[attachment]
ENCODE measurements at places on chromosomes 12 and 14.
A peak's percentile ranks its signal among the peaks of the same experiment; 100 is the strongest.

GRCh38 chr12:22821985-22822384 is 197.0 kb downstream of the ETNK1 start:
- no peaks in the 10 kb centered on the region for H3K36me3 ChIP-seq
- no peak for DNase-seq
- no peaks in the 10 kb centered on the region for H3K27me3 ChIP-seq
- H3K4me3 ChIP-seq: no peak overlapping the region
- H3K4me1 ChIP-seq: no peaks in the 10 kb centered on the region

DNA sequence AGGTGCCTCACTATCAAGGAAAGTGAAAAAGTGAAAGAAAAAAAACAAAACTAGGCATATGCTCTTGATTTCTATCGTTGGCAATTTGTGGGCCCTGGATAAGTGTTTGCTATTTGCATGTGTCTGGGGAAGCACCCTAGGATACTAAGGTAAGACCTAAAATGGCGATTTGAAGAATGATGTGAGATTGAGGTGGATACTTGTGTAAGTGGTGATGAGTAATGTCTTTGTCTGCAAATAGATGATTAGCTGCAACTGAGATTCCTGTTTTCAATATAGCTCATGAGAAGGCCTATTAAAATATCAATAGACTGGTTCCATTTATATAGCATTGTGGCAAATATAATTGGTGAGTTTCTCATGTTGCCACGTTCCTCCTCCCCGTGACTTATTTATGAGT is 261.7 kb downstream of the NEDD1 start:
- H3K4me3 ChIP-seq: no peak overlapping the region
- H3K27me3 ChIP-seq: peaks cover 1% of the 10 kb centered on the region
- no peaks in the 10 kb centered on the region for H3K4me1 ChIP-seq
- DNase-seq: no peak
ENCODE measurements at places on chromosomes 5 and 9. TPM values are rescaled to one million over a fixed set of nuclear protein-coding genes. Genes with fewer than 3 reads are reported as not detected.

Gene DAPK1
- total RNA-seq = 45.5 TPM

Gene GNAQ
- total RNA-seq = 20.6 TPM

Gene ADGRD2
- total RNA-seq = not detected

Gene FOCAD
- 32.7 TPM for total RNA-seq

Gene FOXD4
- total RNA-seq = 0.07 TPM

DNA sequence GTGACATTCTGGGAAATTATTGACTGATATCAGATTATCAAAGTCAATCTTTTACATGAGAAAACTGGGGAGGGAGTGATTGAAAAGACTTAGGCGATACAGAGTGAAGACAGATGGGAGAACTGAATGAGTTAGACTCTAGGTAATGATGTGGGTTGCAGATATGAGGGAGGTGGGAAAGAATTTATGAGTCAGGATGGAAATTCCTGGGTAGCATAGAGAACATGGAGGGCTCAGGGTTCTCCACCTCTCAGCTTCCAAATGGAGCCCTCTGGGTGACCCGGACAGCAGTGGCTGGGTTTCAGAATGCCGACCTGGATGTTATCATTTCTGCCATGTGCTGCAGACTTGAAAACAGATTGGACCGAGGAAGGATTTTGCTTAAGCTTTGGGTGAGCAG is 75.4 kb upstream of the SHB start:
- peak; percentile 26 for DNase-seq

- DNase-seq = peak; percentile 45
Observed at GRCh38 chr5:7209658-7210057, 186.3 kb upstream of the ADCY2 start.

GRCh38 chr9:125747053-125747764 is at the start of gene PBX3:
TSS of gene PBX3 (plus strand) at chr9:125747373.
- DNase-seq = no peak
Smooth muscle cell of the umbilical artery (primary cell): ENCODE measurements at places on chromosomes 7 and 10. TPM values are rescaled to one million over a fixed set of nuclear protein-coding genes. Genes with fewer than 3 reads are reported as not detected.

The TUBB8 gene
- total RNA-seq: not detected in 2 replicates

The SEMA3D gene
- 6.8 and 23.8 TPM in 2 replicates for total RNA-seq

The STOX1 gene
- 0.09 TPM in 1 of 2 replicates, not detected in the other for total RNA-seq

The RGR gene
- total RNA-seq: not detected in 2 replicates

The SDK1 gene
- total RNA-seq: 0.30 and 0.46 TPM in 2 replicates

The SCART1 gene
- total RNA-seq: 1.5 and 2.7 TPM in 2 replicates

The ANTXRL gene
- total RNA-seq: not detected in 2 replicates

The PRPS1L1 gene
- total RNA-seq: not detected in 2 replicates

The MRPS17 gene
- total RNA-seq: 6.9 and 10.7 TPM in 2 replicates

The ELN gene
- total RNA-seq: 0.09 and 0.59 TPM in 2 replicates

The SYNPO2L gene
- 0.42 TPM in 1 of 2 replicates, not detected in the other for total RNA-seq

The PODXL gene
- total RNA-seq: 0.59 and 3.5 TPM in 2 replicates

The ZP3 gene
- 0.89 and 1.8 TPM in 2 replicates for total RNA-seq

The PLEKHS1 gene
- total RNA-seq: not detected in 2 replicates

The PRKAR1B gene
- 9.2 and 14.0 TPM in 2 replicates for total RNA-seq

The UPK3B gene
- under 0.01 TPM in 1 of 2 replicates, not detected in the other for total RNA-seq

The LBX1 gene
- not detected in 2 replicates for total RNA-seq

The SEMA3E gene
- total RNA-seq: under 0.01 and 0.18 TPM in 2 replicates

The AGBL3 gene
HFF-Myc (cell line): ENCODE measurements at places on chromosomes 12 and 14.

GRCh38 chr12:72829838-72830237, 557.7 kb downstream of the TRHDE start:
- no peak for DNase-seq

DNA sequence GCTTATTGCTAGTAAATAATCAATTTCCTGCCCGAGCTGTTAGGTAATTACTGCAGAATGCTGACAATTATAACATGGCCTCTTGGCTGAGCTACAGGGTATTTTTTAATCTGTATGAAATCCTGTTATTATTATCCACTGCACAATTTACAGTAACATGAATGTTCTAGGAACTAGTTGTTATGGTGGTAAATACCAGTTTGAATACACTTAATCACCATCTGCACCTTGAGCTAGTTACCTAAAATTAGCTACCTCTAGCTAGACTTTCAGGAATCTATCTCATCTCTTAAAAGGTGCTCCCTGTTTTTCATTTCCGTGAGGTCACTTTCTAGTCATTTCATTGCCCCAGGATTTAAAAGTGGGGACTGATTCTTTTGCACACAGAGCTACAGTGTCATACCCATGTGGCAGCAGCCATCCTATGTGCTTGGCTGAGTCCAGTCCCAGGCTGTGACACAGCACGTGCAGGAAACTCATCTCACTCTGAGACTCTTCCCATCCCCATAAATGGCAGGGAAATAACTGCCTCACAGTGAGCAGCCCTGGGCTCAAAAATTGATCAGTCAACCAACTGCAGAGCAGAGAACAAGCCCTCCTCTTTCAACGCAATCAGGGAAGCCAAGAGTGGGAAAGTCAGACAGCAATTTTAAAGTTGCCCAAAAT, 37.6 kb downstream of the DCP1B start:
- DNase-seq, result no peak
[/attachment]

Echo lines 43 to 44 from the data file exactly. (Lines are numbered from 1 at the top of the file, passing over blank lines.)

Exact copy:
The SCART1 gene
- total RNA-seq: 1.5 and 2.7 TPM in 2 replicates